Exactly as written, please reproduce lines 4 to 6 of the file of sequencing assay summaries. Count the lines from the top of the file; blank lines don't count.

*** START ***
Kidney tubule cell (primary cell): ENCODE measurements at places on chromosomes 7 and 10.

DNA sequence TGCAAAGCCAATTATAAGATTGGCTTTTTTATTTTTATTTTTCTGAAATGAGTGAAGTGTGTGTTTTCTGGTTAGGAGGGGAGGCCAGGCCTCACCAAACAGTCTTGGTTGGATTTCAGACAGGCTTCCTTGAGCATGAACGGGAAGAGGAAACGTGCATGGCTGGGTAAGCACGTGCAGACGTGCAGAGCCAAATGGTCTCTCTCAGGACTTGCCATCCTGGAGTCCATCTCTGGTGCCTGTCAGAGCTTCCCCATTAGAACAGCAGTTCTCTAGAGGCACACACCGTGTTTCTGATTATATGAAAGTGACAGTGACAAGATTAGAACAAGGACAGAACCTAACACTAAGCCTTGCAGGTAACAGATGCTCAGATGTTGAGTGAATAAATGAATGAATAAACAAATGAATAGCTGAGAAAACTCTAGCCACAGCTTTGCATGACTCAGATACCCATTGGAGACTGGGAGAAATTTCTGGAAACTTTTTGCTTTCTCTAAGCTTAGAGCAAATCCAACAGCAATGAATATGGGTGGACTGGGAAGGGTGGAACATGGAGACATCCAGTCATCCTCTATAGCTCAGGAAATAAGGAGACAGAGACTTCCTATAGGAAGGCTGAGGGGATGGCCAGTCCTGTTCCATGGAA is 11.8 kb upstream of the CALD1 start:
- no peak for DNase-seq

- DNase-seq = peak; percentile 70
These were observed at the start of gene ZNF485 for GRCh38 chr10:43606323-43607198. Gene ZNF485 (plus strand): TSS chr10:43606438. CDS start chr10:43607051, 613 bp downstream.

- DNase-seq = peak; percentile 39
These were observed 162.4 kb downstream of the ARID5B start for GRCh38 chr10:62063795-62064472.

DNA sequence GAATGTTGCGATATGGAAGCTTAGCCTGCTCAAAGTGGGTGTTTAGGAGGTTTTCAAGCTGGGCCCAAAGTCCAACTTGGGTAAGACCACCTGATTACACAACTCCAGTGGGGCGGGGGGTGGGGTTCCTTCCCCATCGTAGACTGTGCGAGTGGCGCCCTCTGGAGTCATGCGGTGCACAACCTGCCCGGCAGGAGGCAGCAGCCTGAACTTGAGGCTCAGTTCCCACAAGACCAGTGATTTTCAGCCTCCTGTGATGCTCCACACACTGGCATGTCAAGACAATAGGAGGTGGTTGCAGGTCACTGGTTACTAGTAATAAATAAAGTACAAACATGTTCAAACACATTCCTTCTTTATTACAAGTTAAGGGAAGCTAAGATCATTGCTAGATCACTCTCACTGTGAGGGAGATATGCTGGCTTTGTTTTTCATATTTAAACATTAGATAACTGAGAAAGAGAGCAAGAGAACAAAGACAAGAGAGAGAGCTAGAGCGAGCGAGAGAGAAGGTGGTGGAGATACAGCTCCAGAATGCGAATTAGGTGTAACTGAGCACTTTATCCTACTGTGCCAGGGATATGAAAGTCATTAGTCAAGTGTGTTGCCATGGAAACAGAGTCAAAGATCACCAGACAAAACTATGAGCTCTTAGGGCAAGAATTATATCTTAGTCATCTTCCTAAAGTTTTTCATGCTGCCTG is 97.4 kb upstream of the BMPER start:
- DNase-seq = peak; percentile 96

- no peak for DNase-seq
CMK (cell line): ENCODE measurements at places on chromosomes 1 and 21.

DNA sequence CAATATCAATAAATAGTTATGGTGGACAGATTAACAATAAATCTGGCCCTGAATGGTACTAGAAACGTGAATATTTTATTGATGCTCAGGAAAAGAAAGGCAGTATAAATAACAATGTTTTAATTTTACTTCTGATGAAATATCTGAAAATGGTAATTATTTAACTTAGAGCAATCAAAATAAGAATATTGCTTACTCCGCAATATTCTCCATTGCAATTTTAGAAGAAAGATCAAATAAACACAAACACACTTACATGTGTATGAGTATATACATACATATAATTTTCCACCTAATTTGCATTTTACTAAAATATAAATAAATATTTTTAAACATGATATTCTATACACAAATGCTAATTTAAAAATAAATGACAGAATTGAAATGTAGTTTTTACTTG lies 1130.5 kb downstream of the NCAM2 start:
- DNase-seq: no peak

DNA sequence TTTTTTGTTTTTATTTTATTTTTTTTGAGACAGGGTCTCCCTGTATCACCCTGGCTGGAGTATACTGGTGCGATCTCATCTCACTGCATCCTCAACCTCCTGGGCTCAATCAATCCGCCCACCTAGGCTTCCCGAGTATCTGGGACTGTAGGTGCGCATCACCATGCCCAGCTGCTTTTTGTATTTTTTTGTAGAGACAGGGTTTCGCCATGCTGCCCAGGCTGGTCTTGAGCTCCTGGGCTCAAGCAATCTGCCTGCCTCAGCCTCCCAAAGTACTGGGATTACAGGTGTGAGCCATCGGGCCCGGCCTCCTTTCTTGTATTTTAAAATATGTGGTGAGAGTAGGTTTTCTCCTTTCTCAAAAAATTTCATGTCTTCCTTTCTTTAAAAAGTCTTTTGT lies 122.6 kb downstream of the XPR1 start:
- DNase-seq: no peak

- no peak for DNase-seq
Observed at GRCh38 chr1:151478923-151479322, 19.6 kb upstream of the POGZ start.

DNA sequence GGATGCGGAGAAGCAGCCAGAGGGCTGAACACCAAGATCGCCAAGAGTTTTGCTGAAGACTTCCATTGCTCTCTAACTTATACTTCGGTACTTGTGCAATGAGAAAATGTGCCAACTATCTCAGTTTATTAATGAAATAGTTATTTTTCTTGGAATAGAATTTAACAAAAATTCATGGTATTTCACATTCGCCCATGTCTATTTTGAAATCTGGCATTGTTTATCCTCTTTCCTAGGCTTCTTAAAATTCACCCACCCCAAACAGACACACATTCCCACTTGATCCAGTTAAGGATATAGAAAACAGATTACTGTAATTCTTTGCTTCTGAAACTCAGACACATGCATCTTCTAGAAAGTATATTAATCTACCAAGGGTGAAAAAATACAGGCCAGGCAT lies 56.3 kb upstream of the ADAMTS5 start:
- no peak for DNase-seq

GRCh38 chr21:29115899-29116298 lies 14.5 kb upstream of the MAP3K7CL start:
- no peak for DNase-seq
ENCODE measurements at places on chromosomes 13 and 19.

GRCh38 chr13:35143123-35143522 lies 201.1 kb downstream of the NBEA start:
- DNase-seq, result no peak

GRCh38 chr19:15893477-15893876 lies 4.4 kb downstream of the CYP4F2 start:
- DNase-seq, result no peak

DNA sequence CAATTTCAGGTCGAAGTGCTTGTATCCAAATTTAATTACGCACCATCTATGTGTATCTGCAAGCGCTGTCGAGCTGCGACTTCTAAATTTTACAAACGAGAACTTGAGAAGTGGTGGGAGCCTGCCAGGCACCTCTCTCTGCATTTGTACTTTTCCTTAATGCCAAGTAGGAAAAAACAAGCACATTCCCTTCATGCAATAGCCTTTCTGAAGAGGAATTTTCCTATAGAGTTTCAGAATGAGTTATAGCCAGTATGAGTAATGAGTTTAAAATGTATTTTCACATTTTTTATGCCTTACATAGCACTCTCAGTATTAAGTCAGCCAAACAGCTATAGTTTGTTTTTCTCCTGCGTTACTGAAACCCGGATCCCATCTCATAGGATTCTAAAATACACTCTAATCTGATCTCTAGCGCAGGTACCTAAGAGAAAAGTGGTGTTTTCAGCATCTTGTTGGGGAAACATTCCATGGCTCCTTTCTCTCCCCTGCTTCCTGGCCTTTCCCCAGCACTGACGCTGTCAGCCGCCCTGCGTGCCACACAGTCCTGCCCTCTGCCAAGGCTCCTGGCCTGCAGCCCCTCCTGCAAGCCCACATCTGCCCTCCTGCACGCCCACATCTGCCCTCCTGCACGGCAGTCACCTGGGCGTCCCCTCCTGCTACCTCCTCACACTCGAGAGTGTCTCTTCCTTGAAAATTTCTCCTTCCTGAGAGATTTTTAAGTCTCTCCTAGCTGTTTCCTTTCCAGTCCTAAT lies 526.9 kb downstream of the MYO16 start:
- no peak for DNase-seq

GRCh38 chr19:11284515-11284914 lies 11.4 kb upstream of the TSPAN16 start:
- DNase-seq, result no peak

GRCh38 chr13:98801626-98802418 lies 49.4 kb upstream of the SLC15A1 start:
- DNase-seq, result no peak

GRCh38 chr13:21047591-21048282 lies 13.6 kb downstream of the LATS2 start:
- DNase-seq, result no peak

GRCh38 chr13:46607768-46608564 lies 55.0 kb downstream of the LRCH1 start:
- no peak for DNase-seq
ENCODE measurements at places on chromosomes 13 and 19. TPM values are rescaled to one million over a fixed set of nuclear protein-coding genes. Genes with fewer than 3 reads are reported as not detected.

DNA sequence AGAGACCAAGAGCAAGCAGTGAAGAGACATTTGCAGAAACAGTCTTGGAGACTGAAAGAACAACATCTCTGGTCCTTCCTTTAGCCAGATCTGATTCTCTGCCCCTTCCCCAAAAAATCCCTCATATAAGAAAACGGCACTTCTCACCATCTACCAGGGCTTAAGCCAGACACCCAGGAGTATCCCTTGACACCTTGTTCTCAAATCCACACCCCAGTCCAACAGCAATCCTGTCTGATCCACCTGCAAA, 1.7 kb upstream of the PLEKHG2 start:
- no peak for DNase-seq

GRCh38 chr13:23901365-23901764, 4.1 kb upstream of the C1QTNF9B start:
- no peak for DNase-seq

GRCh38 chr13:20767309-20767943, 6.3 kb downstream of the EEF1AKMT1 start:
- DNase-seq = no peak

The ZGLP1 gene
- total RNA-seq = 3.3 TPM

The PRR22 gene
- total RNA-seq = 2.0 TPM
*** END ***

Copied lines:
- DNase-seq = peak; percentile 70
These were observed at the start of gene ZNF485 for GRCh38 chr10:43606323-43607198. Gene ZNF485 (plus strand): TSS chr10:43606438. CDS start chr10:43607051, 613 bp downstream.

- DNase-seq = peak; percentile 39